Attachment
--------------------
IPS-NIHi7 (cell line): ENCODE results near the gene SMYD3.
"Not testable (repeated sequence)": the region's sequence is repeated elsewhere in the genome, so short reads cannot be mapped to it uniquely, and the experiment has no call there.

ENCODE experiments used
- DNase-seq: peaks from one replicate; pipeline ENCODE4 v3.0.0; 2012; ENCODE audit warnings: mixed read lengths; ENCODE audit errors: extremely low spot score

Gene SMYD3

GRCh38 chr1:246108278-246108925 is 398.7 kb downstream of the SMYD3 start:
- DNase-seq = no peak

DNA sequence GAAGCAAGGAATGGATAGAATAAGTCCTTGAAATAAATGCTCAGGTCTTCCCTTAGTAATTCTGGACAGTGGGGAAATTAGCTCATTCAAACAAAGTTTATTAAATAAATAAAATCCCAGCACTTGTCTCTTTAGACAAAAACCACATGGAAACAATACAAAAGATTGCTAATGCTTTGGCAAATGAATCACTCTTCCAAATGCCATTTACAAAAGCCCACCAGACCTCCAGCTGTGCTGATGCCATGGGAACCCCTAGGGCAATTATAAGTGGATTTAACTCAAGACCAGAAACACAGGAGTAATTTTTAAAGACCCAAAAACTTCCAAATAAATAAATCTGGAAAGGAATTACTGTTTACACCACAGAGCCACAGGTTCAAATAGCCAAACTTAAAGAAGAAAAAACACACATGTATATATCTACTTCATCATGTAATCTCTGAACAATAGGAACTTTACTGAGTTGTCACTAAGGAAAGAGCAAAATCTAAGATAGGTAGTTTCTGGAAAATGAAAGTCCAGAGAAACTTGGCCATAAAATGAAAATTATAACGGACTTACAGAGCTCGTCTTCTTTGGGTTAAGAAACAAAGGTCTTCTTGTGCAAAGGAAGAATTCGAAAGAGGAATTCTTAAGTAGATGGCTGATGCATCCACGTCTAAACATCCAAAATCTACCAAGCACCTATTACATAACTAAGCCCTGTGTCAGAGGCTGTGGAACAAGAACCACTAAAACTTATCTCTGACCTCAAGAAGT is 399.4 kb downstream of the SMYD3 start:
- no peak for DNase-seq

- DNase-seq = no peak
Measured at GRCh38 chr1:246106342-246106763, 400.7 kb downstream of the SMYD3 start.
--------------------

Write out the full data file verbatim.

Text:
IPS-NIHi7 (cell line): ENCODE results near the gene SMYD3.
"Not testable (repeated sequence)": the region's sequence is repeated elsewhere in the genome, so short reads cannot be mapped to it uniquely, and the experiment has no call there.

ENCODE experiments used
- DNase-seq: peaks from one replicate; pipeline ENCODE4 v3.0.0; 2012; ENCODE audit warnings: mixed read lengths; ENCODE audit errors: extremely low spot score

Gene SMYD3

GRCh38 chr1:246108278-246108925 is 398.7 kb downstream of the SMYD3 start:
- DNase-seq = no peak

DNA sequence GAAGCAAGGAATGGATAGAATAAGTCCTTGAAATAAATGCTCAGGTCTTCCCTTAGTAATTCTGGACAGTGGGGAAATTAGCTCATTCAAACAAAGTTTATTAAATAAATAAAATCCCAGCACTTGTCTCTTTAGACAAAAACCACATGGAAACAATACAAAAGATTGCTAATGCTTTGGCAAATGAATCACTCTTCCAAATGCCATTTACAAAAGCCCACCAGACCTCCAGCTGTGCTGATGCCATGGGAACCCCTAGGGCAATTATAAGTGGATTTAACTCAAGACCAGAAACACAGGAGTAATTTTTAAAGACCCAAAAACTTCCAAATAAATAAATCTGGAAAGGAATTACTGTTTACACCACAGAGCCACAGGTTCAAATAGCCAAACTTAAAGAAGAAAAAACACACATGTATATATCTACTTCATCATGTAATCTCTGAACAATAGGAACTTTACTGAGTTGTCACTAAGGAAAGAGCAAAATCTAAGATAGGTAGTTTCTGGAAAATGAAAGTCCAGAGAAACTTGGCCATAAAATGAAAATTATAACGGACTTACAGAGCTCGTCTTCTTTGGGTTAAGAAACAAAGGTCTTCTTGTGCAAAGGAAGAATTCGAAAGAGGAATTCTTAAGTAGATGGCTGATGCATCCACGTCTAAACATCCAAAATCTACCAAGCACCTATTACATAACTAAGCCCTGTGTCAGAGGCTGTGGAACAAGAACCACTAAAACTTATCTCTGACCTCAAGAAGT is 399.4 kb downstream of the SMYD3 start:
- no peak for DNase-seq

- DNase-seq = no peak
Measured at GRCh38 chr1:246106342-246106763, 400.7 kb downstream of the SMYD3 start.